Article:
for her fourth year as a starter. In addition to the seniors, the team will look to a strong junior class, which includes Maddie Dawson, Maddy Williams, Mary Grace Mooney, Dina Miller and Kate Gillespie, along with some talented freshmen. With a fresh start, this year’s squad is out to show it can do more than settle for runner-up. “I know about the tradition [at Visitation] and how well they’ve done in the past. I’m excited to take it from where it was to the next level. That’s my hope,” said coach Wallace. In the lower division, Georgetown Day (0-8 overall, 0-7 league) and Maret (1-9,1-6) will look to bounce back from tough seasons. Maret has only one senior, talented midfielder Katie Westone, after losing four-year

varsity mainstay Julia Thayler to an ACL injury. So the Frogs will lean on their junior class, which features midfielders Eve Barnett and Jessie Libow, attacker Madison Centenari and goalie Ella Blanchon. Sophomore Caroline MalinMayor is another player to watch. “We don’t have any superstars, but we have a lot of potential to play together very well,” said coach Emily Beckwith, noting that the team’s strengths will be in net and on defense. National Cathedral was bounced from the AA division after finishing in last place in 2010, but coach Jane Degrenier said there is plenty of hope thanks to the return of two seniors — Sarah Whelihan and cocaptain Annah Jamison, who See Visitation/Page 14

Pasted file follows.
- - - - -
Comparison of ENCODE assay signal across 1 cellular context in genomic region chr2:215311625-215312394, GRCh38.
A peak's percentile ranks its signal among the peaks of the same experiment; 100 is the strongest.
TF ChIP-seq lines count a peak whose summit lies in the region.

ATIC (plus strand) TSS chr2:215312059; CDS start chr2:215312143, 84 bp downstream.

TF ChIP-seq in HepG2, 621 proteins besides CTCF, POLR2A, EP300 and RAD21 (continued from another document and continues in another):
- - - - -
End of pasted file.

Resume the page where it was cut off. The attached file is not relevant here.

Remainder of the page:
Lacrosse grows in D.C., with School Without Walls adding programs By BORIS TSALYUK Current Staff Writer

As lacrosse grew in popularity in the city, Wilson High School launched the first boys program in D.C. Public Schools last spring, setting an important precedent. Just one year later, more than a dozen boys at School Without Walls — and even more girls — stepped onto the practice field this week to start preparing for their inaugural seasons. Administrators, teachers, parents and volunteers spent two years looking at the possibility of turning the hope of lacrosse programs at Walls into reality. But the school faced several challenges, including gaining access to a practice field and finding experienced people to teach the game. Earlier this year, the school secured a field at Francis-Stevens Education Campus where the teams could train. And, as it turned out, two teachers on staff, Matthew Ambrosio and Margaret Kennedy, played the

sport collegiately and were more than willing to coach. But there was another major roadblock: The school couldn’t obtain funding from the school system for sticks, balls and equipment. So parents took matters into their own hands. In an effort spearheaded by Terry Lynch, vice president of the school’s parent association, they raised thousands of dollars to support the program. “The parents really stepped up with helping us, and that really allowed us to have a team,” said Kennedy, a history teacher at Walls who will coach the girls lacrosse team this spring. She played lacrosse at the University of Pittsburgh, competes for a local club team and referees high school games. According to Lynch, Dave Lowenstein and his wife Kathlene Collins, whose kids attend Walls and were excited about the possibility of playing lacrosse at the school, held a meeting in their home in February, which